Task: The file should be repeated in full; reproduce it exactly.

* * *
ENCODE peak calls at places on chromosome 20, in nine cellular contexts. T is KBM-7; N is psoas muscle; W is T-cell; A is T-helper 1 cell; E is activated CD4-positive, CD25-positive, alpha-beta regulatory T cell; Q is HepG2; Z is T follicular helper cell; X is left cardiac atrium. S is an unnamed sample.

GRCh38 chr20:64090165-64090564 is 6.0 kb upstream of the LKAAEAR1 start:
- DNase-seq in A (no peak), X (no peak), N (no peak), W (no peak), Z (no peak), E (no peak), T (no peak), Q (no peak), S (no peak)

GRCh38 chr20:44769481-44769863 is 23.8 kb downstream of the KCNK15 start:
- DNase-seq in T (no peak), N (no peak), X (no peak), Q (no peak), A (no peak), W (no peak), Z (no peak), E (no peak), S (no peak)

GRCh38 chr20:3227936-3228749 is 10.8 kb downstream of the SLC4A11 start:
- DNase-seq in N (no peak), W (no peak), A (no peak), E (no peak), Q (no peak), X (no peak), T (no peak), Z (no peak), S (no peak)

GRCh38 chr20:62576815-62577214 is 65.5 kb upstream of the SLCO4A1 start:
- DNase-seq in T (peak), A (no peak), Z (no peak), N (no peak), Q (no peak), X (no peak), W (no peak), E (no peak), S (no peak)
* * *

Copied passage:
ENCODE peak calls at places on chromosome 20, in nine cellular contexts. T is KBM-7; N is psoas muscle; W is T-cell; A is T-helper 1 cell; E is activated CD4-positive, CD25-positive, alpha-beta regulatory T cell; Q is HepG2; Z is T follicular helper cell; X is left cardiac atrium. S is an unnamed sample.

GRCh38 chr20:64090165-64090564 is 6.0 kb upstream of the LKAAEAR1 start:
- DNase-seq in A (no peak), X (no peak), N (no peak), W (no peak), Z (no peak), E (no peak), T (no peak), Q (no peak), S (no peak)

GRCh38 chr20:44769481-44769863 is 23.8 kb downstream of the KCNK15 start:
- DNase-seq in T (no peak), N (no peak), X (no peak), Q (no peak), A (no peak), W (no peak), Z (no peak), E (no peak), S (no peak)

GRCh38 chr20:3227936-3228749 is 10.8 kb downstream of the SLC4A11 start:
- DNase-seq in N (no peak), W (no peak), A (no peak), E (no peak), Q (no peak), X (no peak), T (no peak), Z (no peak), S (no peak)

GRCh38 chr20:62576815-62577214 is 65.5 kb upstream of the SLCO4A1 start:
- DNase-seq in T (peak), A (no peak), Z (no peak), N (no peak), Q (no peak), X (no peak), W (no peak), E (no peak), S (no peak)